Discussion in 'Leica and Rangefinders' started by paul_neuthaler, Mar 21, 2008.
I couldn't resist!
I have this same lens. By the way it has better contrast and sharpness than the Canon L 300f4 and 100-400f4 IS. Nice find !
Ok. Now we want to see a selfportrait taken with this lens! Cheers Roland
Once upon a time it was my most-used lens, displaced recently by the 280 f/4 APO with 1.4x APO-Extender (at insane cost, with equally insane performance). Lightweight, quick-handling, delightfully sharp in the center with rich color saturation and very pleasing bokeh:
Look up David Douglas Duncan's "Self-Portrait U.S.A." (speaking of self-portraits) in which he credits this lens with giving him the 1968 political conventions "on a platter". Even at f/6.8, it was just fast enough, and just hand-holdable enough, to shoot at 1/125th wide-open under the TV lights.
My favorite long lens.
Any suggestions for Quick Release plate, clamp & monopod?
Are there different version of this? I've been considering one for a long time, but have no idea what to look for.
Paul Neuthaler wrote: "Any suggestions for Quick Release plate, clamp & monopod? "
The QR plate I use has a ridge on one side to prevent it from rotating on the shoulder stock. I don't know which model it is but it's a Really Right Stuff product, probably (if I know my sources) was originally for a Leicaflex SL The QR clamp I'm using is an RRS model, my monpod is an older Bogen 3218 with the Bogen/Manfrotto 3232 tilt head.
Jan Brittenson wrote: "Are there different version of this?"
Optically, no. The camera end of the mount tube can have either a nul cam for the SL & SL2, or nul cams for the SL/SL2 and for R bodies. The latter is usually referred to as a 3- cam lens even though it only has two fixed cams. There are also several versions of the shoulder stock. The one shown with Paul's lens is the early 14188, which is the easiest to attach a QR plate to, but has not socket for a release on the pistol grip and limited adjustments. The second model of the 14188 has a handgrip and socket for the shutter release, no mounting point for a QR plate, and limited adjustment. The third (last) model of the 14188 shoulder stock has the handgrip and socket for the shutter release, a good range of adjustments, and at least the possibility of attaching a QR plate (but I haven't found the right model QR plate yet). The current model shoulder stock 14239 is unlikely to be bundled with this lens.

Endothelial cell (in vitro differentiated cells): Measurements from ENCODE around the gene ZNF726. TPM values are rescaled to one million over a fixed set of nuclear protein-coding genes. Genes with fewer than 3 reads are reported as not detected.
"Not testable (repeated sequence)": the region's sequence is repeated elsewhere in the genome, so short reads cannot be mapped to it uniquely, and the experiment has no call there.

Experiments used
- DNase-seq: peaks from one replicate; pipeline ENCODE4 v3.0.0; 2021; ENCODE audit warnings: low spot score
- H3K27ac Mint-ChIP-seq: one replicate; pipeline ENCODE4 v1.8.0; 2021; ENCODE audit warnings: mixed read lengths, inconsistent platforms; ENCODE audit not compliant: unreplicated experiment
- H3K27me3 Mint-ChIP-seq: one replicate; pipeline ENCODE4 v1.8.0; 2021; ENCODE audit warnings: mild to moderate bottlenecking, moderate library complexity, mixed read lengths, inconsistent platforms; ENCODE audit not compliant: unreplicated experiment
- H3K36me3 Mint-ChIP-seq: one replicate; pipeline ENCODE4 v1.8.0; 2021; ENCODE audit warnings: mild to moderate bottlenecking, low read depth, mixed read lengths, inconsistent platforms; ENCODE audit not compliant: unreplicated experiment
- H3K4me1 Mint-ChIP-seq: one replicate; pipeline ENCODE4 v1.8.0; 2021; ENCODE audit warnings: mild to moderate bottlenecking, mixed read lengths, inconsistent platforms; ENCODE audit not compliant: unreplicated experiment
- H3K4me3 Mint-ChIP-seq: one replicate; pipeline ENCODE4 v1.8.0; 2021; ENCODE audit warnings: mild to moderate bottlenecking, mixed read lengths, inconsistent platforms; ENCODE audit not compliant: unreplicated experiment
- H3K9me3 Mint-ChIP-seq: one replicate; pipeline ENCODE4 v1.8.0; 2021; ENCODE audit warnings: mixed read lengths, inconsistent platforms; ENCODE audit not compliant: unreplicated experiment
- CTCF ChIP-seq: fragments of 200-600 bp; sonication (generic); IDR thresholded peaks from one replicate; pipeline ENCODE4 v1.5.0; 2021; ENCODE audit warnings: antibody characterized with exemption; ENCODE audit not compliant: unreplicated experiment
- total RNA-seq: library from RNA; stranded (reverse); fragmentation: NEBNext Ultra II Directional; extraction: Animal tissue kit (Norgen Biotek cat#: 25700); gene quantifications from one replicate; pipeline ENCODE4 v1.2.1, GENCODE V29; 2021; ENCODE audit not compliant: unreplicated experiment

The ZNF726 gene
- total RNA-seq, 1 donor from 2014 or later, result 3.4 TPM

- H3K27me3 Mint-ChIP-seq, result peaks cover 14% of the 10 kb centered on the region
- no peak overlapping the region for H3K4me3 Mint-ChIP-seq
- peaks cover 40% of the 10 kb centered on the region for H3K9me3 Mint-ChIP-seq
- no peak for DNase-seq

Oops, sorry about the file size!
Doug's an "R" guy - so he neglected to mention that there was also a Visoflex version of the 400 f/6.8, to be used on M rangefinders. Much less common than the R version. Some of those were converted for use on Nikon SLRs, because the lens tube was shorter to accomodate the extra depth of the Viso+body, and thus left room for a little adapter tube to be mounted with a Nikon flange on the back. The first experience I ever had with the 400 6.8 was with one of those Nikon-conversion jobs on my Nikon F.
DDD wrote:"E.Leitz Inc. in New York all but handed me the conventions on a silver platter when they load me with a Leicaflex SL, fitted with what might be described with considerable understatement as the sharpest, lightest, easiest-to-focus telephoto lens with which I am familiar-the Leitz Telyt 400mm f/6.8"- Self Portrait: U.S.A, p238.
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